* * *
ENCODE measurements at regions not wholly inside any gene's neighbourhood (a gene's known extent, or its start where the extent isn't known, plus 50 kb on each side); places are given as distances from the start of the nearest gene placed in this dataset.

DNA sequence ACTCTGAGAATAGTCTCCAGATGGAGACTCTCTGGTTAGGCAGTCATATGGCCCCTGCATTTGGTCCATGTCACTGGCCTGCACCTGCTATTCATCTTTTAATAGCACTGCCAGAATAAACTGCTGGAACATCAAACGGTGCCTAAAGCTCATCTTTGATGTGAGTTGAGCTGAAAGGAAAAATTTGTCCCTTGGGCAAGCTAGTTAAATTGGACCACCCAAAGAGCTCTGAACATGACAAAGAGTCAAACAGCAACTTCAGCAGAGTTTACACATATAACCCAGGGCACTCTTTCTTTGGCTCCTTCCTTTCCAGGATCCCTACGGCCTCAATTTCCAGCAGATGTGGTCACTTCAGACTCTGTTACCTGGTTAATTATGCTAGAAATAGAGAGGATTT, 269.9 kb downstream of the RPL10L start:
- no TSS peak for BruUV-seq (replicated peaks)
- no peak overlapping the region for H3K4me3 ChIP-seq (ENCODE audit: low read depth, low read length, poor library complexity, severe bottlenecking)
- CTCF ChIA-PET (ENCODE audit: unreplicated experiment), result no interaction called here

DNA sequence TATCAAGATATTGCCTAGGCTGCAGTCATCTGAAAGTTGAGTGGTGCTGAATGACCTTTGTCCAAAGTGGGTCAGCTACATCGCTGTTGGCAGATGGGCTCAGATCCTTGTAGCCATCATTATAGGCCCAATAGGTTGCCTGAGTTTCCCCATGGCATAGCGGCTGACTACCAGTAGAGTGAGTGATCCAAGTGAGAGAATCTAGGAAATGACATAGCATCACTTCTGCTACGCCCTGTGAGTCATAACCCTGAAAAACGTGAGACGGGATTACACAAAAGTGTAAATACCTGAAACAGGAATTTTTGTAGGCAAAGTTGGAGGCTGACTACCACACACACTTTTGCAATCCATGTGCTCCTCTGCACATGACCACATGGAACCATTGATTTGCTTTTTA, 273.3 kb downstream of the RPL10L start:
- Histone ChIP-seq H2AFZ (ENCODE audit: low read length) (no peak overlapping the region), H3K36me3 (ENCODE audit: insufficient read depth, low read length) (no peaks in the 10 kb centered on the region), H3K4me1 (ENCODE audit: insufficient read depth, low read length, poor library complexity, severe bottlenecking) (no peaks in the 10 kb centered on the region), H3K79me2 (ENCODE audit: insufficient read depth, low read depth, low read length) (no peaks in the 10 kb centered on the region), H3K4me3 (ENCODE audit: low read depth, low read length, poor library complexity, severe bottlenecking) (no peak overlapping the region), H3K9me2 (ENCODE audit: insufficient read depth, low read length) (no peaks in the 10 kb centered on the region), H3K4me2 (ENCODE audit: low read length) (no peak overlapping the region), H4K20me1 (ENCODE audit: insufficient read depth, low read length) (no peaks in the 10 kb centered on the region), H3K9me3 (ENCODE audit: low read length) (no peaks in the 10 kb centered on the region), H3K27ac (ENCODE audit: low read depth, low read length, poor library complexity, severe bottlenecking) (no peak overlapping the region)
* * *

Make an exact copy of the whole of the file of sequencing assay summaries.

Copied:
ENCODE measurements at regions not wholly inside any gene's neighbourhood (a gene's known extent, or its start where the extent isn't known, plus 50 kb on each side); places are given as distances from the start of the nearest gene placed in this dataset.

DNA sequence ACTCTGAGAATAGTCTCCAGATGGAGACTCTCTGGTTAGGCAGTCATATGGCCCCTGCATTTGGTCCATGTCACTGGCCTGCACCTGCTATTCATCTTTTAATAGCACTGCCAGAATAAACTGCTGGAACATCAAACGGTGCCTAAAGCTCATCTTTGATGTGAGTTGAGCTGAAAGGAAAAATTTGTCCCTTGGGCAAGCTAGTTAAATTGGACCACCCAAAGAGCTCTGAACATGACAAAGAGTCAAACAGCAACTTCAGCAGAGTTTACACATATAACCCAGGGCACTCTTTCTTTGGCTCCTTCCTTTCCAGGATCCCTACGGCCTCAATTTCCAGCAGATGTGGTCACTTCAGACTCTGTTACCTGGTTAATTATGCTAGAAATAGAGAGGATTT, 269.9 kb downstream of the RPL10L start:
- no TSS peak for BruUV-seq (replicated peaks)
- no peak overlapping the region for H3K4me3 ChIP-seq (ENCODE audit: low read depth, low read length, poor library complexity, severe bottlenecking)
- CTCF ChIA-PET (ENCODE audit: unreplicated experiment), result no interaction called here

DNA sequence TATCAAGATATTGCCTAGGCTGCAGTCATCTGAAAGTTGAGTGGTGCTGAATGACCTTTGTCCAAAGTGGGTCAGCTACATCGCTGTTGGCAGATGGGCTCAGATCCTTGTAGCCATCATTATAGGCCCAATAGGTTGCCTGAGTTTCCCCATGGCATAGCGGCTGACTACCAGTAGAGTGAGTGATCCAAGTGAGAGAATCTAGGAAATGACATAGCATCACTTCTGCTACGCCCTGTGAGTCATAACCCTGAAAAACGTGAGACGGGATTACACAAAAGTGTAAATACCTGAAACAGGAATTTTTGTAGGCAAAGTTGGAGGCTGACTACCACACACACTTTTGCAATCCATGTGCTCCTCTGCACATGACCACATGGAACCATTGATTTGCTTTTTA, 273.3 kb downstream of the RPL10L start:
- Histone ChIP-seq H2AFZ (ENCODE audit: low read length) (no peak overlapping the region), H3K36me3 (ENCODE audit: insufficient read depth, low read length) (no peaks in the 10 kb centered on the region), H3K4me1 (ENCODE audit: insufficient read depth, low read length, poor library complexity, severe bottlenecking) (no peaks in the 10 kb centered on the region), H3K79me2 (ENCODE audit: insufficient read depth, low read depth, low read length) (no peaks in the 10 kb centered on the region), H3K4me3 (ENCODE audit: low read depth, low read length, poor library complexity, severe bottlenecking) (no peak overlapping the region), H3K9me2 (ENCODE audit: insufficient read depth, low read length) (no peaks in the 10 kb centered on the region), H3K4me2 (ENCODE audit: low read length) (no peak overlapping the region), H4K20me1 (ENCODE audit: insufficient read depth, low read length) (no peaks in the 10 kb centered on the region), H3K9me3 (ENCODE audit: low read length) (no peaks in the 10 kb centered on the region), H3K27ac (ENCODE audit: low read depth, low read length, poor library complexity, severe bottlenecking) (no peak overlapping the region)